2015 - 2016 Programme

All meetings unless otherwise stated start at 6:30 pm, with refreshments available from 6:00 pm.

All meetings are free of charge, no reservation is required, except where otherwise indicated below, although members may be requested to indicate intention to attend via online poll e.g. Doodle however please note this is for capacity planning purposes only. Non members are welcome to all meetings. Branch meetings qualify for BCS CPD credit.

Please note the venue for meetings will be advised no later than one week in advance of the meeting, where practicable. This is as a result of major refurbishment works underway at Glasgow Caledonian University affecting the availability of our usual venue, Room M404 in the George Moore Building Cowcaddens Road Glasgow G4 0BE, and moves to host presentations in partnership with relevant industry players at their work locations.

Programme Summary

Date Event
5 Oct 2015 BCS Glasgow Presentation & AGM 2015
2016 2016 Programme to be announced

Programme Detail

BCS Glasgow Presentation & AGM 2015

Date Monday 5th October 2015
Time 6:00 for 6:30 pm
Location Room A426 Govan Mbeki building at Glasgow Caledonian University
Speaker Dr Mark Baldwin
Convenor Tejinder Singh Lota

Topic: The Enigma Coding Machine

Synopsis: One of the Second World War's most fascinating stories is that of the Enigma machine, a portable encryption device widely used by the Germans, whose ciphers they believed to be totally secure. Nevertheless, by mathematical analysis and modern technology, the Allies devised techniques for 'breaking' Enigma ciphers, and thus read several million German messages, providing a wealth of reliable Intelligence. The attack on Enigma, initiated by the Poles in the early 1930s, was later perfected by the British at Bletchley Park, today open to the public as a museum site.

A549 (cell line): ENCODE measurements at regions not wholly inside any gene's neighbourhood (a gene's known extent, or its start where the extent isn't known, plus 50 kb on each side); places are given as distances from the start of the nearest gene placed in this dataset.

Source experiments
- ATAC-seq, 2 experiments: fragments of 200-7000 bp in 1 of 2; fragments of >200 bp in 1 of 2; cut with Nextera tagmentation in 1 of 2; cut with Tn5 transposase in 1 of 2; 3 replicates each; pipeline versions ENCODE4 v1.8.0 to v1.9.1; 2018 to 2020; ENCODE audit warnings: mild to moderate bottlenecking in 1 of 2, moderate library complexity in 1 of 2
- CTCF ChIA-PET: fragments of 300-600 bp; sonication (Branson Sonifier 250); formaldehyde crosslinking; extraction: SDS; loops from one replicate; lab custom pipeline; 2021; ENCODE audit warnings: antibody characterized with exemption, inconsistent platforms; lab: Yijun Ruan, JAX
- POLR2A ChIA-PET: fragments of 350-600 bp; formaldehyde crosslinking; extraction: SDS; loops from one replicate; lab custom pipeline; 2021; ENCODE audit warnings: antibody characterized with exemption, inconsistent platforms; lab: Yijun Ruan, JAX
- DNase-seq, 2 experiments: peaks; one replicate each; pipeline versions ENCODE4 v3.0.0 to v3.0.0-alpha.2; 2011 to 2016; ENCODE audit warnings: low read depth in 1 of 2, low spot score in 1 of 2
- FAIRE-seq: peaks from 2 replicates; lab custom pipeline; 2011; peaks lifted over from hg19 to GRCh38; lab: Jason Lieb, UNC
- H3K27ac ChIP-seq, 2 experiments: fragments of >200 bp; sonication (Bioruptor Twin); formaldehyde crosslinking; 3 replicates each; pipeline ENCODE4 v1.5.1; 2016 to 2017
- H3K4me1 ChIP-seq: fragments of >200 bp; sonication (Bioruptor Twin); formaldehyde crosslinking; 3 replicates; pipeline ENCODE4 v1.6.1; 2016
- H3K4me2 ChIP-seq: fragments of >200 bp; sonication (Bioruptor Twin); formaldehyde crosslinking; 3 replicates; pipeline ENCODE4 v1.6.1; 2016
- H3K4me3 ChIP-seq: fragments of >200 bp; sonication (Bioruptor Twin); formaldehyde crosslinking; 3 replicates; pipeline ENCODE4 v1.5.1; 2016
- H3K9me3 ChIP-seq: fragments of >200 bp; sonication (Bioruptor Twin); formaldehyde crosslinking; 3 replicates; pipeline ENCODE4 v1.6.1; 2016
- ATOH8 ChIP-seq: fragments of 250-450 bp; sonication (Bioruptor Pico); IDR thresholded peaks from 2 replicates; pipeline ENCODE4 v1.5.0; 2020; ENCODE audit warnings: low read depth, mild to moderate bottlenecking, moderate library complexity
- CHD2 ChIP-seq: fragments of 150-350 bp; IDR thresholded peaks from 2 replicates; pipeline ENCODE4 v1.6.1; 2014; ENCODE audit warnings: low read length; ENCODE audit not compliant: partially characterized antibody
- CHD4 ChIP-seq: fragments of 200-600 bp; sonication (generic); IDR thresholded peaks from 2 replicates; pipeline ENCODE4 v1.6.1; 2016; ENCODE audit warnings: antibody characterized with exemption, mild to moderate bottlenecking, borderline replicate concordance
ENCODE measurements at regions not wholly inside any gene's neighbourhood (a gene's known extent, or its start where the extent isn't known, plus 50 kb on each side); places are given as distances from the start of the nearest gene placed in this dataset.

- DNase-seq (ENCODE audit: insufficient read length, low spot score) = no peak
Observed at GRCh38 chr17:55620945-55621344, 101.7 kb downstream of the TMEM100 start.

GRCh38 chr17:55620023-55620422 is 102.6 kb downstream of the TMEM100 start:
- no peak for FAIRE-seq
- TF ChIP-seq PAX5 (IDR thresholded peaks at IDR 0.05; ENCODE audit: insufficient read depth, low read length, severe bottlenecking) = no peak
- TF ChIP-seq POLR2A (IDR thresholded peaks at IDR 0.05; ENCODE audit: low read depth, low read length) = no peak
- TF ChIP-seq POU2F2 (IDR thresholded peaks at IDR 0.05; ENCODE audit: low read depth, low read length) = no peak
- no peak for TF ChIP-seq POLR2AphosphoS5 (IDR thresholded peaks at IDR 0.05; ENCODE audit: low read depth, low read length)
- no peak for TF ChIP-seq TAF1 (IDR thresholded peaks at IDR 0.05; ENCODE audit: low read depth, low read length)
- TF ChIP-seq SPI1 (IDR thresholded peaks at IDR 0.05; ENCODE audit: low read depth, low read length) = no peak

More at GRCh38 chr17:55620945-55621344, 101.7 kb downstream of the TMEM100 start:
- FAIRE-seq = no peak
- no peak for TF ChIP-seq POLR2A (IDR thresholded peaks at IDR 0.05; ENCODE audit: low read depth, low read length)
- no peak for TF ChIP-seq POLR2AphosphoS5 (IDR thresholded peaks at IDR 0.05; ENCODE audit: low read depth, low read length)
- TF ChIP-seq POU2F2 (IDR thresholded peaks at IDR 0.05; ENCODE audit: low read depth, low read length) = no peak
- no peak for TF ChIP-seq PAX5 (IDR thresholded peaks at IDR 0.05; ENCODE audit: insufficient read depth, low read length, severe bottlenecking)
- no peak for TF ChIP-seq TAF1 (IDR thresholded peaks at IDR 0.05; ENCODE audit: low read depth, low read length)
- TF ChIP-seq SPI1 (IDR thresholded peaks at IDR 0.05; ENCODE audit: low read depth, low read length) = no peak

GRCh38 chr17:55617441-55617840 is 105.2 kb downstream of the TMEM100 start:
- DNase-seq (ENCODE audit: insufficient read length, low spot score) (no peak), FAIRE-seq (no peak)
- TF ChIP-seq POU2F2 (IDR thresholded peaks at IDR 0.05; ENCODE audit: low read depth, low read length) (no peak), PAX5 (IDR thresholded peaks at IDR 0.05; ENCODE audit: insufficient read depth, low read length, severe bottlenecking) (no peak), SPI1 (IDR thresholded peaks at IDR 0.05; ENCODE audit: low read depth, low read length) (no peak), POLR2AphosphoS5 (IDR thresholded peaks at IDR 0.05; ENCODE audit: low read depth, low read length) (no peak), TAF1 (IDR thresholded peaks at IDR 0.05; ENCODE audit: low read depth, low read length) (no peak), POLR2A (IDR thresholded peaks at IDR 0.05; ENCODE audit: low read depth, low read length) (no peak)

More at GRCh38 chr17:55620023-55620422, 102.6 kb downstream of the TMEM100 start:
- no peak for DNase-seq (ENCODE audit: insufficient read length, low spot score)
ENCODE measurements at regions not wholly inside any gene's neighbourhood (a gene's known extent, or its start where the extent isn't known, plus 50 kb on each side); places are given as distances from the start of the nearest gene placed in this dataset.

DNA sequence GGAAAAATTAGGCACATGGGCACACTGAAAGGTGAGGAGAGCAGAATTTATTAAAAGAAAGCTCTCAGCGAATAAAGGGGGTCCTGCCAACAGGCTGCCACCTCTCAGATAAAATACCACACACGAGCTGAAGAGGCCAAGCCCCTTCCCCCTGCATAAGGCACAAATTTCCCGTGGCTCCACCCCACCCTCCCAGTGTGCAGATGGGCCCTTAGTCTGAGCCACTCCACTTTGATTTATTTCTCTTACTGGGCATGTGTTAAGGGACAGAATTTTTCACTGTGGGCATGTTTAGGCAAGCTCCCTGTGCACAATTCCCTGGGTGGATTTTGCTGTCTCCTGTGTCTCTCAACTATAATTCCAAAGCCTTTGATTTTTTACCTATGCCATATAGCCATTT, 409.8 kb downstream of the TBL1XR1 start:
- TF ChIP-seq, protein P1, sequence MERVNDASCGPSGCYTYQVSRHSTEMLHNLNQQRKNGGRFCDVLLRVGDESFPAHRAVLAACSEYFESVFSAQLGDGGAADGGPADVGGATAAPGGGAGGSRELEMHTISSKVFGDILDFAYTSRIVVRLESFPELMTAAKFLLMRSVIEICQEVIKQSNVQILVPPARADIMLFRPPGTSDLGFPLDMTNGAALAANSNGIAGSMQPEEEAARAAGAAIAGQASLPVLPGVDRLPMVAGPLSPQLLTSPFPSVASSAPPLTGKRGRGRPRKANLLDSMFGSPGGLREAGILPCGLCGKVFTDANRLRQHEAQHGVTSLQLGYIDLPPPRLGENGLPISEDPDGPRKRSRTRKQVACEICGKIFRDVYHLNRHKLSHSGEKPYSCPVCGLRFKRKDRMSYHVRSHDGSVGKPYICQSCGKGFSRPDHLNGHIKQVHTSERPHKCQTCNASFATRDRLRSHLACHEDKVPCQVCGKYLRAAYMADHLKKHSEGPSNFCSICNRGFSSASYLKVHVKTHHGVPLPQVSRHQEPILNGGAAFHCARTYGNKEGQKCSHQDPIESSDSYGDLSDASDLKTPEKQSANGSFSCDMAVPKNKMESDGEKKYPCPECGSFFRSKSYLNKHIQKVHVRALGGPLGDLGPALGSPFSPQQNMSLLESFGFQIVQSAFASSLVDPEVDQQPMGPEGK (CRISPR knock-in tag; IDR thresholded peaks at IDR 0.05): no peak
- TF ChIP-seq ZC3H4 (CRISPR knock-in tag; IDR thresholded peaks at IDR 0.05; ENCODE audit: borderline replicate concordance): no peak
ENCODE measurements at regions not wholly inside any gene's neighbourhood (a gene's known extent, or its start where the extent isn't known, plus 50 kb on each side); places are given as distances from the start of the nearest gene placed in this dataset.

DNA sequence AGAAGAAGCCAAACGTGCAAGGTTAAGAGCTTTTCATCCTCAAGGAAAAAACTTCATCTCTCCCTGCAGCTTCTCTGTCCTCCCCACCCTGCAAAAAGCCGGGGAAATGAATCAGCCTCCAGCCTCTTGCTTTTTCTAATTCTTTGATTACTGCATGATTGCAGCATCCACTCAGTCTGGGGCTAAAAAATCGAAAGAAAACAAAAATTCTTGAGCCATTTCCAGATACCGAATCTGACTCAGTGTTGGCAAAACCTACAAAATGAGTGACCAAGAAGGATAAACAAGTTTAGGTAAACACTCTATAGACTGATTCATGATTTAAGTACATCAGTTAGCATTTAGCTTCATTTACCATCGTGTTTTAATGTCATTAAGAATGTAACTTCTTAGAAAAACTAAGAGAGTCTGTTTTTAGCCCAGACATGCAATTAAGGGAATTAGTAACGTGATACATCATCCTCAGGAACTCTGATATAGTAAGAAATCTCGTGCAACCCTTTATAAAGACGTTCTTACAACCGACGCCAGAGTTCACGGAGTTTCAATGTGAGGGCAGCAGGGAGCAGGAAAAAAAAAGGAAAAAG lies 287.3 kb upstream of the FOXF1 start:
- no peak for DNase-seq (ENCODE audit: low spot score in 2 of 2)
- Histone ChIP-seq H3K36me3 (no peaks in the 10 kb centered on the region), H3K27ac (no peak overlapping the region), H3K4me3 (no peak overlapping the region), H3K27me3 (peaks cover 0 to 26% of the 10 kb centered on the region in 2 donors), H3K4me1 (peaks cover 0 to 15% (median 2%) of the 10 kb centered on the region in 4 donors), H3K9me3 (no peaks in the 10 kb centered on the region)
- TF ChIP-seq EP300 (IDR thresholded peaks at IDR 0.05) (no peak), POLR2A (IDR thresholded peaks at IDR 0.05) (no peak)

The Intelligence gained was of immense value to the Allies in virtually every theatre of war, but nowhere more so than in the Battle of the Atlantic, that fierce conflict which lasted nearly six years and cost over 60,000 lives. Dr Baldwin uses the Battle of the Atlantic to exemplify the importance of code breaking in winning the war.

After the presentation, the audience are invited to take part in a hands-on practical demonstration of one of the few surviving Enigma machines. Only about 300 are known to survive worldwide; of these, only about a dozen are in public collections in Britain. As these machines are so rare, Dr Baldwin is providing a unusual opportunity for the audience not just to view, but also to operate, an original U-Boat Enigma machine - the actual machine which appears in the recent film, ‘The Imitation Game’.

About the speaker: A Cambridge University engineering graduate, Mark Baldwin worked initially in civil engineering, before obtaining a Master's Degree in Soil Mechanics from Imperial College, London.

After 15 years' lecturing at Imperial, he moved to Shropshire to develop his book-selling and publishing business, established part-time in 1978. One important speciality is WW2 Intelligence & Codebreaking, and he has published eight books on this subject.

For nearly twenty years, Dr Baldwin has spoken widely in UK and abroad on various 'Secret War' topics (over 500 to date), focussing particularly on Enigma and Bletchley Park. He regularly speaks aboard cruise ships - and was commissoned to supply a U-Boat Enigma machine for the film 'The Imitation Game'.


2016 Programme to be announced

Date 2016
Location TBA
Speaker TBA
Convenor TBA